Wedding photographer’s, you need a macro lens! I will let that hang in the air for a second. When I started on my wedding photography journey I wanted to get all of my portrait must have lenses before I invested in a macro lens, I figured I could just shoot my rings from afar and then crop then down. I would set whatever lens I was using to manual focus and get as close as possible and go for it, never really understanding why my whole ring was not in focus even though it looked sharp in the back of the camera. Here are a few examples of my previous method of ring shots:
If you are familiar with macro photography, you know right away the settings for these images were all wrong, and the crop method is not always best, as it can distort your image and create more noise. Plus these images sure didn’t look like the ring shots I saw in the Zales catalog, or other wedding photographers ring shots that I admired.
So after some thought I decided I would try and invest in macro tubes. I knew as soon as I snapped the first image with these tubes that I was not going to get the quality that I wanted. It was basically like stacking several pairs of glasses in front of my camera then attaching my lens. It did not allow the amount of light in that I needed to get the shot I wanted, plus the focusing capability was something that would need a lot of fiddling, and I did not want to be fumbling around on a already pressurized wedding day. I know several photographers who have mastered the use of the tubes, but I decided they were just not for me.
I finally landed on the Canon EF 100mm f2.8L IS lens. After playing with it around the house, snapping salt shakers and drops of water on water glasses I was ready to take it out into the real world, so here are some of the things that I have learned.
- Crank up that ISO and Aperture: The first thing I learned was that shooting at f1.4 was just not going to get the details in the rings that I was looking for. I choose to shoot my ring shots anywhere between f7-f14 depending on if I am shooting one or two rings and how much of the details I want to include. I was a little nervous about using those settings because I love my dreamy bokah, but because of the long focal length I learned right away dreamy bokah could still be achieved at f13. The macro lens is so powerful, you can see every detail in rings, and even engravings. Here is a shot where both bride and groom’s rings are side by side, and you can see every detail in both rings.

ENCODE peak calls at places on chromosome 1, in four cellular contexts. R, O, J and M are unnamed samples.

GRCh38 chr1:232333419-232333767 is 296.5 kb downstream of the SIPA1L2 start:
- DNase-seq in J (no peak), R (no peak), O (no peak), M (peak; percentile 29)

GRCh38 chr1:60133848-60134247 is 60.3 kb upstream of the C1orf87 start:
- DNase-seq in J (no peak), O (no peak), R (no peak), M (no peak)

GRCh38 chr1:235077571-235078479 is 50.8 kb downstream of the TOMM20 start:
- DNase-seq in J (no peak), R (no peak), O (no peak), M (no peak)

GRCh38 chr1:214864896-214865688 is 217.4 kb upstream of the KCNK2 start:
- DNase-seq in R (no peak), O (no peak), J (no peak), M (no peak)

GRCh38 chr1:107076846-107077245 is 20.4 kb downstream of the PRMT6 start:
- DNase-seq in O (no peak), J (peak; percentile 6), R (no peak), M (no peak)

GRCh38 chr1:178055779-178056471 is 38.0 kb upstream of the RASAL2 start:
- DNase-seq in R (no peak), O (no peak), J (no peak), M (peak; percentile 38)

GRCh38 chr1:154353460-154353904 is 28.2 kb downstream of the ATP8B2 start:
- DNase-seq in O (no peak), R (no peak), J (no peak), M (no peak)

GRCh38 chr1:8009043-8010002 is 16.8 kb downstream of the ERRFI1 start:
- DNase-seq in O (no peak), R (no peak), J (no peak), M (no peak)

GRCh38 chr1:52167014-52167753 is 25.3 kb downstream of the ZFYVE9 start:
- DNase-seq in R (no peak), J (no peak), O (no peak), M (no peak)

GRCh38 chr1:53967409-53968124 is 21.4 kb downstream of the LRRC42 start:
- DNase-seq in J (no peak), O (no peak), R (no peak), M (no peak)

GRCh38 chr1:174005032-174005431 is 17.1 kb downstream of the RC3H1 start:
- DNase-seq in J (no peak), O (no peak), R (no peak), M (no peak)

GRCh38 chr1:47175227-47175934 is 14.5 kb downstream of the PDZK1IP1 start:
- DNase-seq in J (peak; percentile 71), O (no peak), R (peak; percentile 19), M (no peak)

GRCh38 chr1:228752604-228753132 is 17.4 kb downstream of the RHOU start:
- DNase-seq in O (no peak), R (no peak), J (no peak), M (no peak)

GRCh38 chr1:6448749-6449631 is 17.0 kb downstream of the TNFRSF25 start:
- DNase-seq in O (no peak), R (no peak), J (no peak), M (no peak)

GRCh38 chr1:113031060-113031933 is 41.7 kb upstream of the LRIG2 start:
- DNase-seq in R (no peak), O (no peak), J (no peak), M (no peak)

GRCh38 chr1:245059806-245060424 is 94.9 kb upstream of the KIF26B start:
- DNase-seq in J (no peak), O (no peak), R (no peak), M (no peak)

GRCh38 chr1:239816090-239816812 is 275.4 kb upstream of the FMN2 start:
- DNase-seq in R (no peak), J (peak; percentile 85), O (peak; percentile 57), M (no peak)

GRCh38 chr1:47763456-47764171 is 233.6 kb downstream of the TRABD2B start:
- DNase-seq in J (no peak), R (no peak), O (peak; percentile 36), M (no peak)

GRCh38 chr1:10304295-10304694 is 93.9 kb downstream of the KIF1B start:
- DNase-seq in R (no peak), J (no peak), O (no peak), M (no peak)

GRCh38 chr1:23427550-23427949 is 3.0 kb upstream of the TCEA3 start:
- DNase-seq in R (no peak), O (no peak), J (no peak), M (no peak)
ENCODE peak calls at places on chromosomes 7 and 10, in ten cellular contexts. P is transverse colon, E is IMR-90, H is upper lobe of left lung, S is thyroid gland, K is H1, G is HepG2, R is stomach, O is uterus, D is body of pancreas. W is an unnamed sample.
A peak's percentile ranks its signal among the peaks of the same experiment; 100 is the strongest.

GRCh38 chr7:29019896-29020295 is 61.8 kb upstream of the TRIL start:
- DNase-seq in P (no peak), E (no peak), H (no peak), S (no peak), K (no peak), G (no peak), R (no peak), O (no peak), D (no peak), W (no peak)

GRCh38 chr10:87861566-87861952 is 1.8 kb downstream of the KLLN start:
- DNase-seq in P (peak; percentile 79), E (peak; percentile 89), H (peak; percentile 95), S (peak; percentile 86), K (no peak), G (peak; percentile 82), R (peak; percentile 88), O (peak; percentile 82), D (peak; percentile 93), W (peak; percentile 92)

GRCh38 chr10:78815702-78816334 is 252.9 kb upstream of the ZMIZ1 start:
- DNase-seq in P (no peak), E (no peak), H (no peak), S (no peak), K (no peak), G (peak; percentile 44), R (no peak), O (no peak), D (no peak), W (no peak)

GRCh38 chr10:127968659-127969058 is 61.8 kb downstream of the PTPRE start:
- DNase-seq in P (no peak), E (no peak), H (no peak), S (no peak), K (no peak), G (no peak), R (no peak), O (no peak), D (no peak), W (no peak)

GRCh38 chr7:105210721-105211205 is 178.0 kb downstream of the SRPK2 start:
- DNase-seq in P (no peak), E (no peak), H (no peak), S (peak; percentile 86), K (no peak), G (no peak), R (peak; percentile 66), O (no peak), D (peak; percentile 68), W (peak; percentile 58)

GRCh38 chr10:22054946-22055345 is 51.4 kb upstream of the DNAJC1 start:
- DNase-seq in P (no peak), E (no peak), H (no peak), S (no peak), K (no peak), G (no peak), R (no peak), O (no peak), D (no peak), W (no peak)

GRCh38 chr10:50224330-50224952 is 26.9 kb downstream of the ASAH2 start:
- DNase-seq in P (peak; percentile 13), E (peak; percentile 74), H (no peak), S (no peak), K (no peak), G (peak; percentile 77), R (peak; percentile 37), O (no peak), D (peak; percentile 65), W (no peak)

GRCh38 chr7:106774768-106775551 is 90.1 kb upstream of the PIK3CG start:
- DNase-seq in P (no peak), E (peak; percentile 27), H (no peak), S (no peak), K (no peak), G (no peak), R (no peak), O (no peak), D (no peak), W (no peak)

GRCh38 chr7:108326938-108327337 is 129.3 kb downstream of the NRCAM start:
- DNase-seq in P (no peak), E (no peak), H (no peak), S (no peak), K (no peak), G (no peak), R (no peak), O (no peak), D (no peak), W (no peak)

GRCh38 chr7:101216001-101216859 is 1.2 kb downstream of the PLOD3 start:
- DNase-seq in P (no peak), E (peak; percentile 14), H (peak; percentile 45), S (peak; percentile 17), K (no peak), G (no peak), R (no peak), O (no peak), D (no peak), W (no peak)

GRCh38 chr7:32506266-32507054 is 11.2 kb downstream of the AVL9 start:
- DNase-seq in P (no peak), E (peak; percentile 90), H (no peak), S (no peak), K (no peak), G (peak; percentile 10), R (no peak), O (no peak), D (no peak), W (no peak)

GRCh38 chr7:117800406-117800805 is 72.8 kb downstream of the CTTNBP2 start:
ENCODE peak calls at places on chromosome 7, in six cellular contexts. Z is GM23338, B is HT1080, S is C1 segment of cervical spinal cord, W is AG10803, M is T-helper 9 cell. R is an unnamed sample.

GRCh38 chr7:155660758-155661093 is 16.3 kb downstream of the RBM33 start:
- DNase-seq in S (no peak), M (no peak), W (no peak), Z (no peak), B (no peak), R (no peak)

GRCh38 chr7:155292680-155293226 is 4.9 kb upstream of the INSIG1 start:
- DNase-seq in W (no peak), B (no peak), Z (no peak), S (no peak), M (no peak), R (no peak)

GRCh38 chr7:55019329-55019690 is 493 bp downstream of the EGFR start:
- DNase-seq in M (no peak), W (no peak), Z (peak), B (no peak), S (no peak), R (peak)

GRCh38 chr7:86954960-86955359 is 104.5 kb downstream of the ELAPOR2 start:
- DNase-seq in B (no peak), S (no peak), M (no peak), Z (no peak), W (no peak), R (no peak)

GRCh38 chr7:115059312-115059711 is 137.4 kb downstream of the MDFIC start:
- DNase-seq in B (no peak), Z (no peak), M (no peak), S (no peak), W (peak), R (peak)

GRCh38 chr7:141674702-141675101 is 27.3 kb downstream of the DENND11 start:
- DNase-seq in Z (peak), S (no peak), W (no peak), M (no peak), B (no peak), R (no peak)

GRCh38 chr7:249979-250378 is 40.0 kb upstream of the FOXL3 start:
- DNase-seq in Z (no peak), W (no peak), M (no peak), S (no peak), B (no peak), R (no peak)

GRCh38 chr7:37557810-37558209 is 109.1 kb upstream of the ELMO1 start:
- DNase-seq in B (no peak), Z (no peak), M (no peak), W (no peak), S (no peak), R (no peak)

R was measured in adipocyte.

Because the aperture has to be bumped up, causing the ISO to be bumped up you will need to do some sharpening in post processing. I normally will increase the luminance and then add lot’s of clarity because I want to bring out the details.
- In order to get as close as I wanted to get I found that manual focusing was much easier. Because the focal length is a little longer and I know I have a tendency to shake I made sure to get the lens with image stabilization, and when I am shooting I will sometimes take 4 or 5 snaps of the same set up just to make sure I got the ‘one’. That is just a personal preference but I know I have a natural shake and I would rather be safe than sorry.
- Macro photography can enable you to engage a very creative side. Placing rings on branches and trees, flowers and so forth. When shooting I try and place them on something significant and memorable. Maybe on the wedding invitations, the veil or the bouquet. When shooting this ring shot, I used a pine cone because it was a winter engagement session in the snow surrounded by huge beautiful trees.
This is your chance to let your creative juices flow and create something beautiful that the clients will remember forever. Kyla and Ryan will remember their adventures in the snow when they see this gorgeous ring shot on a pinecone.
- The 100mm focal length I have found to be great for many other uses besides my ring shots. I have used it for other wedding details such as shoes. When photographing shoes I normally will open up my aperture as much as possible and edit in a way that makes for a more soft image. Take a look at these adorable shoe shots.
I just love the compression that the 100mm gives me, over shooting details with my 50mm or even the 85mm, however I do love the 50mm for other wedding details such as the dress or veil.
- If you get into a pinch the macro lens can counter as a portrait lens, although I wouldn’t recommend using it over the 50mm or 85mm, or even the 70-200mm. The macro lenses have a tendency to have higher contrast and saturation which some don’t find as flattering for portraits. If you are a film photographer, or edit like film, then this fact may not be as bothersome to you, as film can sometimes have a higher contrast, such as Fuji Agfa. I have sometimes edited my images to take on a more contrast feel, also I shoot in raw, so editing out some of the contrast or saturation that I do not want when using the lens is not an issue. Here is a photo I quickly snapped of a couple right after I had photographed her engagement ring. We were running out of light and I did not want to take extra time changing the lens so I switched the lens into autofocus and crossed my fingers and toes. What I found was that the 100mm was tack sharp and was very responsive in autofocus. I did not have any issue with the colors in post processing either.
So in the end, where I really felt that the macro lens was more of a luxury then a necessity, for where I am taking my business I know now it is a necessity. It is not very often that I am not whipping out my macro to capture something creative to include in the clients gallery, wether it is the ever important ring shot, or images of the beautiful flowers surrounding the clients home for a lifestyle session. As a storyteller with my images, I have found that the macro rounded out the storyline for my clients. If you are on the fence I would encourage you to rent one and see if it is worth the investment.